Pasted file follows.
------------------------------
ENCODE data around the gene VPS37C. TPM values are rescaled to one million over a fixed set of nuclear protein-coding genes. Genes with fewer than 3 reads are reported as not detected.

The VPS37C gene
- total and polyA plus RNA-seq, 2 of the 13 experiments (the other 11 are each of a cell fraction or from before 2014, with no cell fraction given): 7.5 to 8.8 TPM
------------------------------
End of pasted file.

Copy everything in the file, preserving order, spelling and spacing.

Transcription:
ENCODE data around the gene VPS37C. TPM values are rescaled to one million over a fixed set of nuclear protein-coding genes. Genes with fewer than 3 reads are reported as not detected.

The VPS37C gene
- total and polyA plus RNA-seq, 2 of the 13 experiments (the other 11 are each of a cell fraction or from before 2014, with no cell fraction given): 7.5 to 8.8 TPM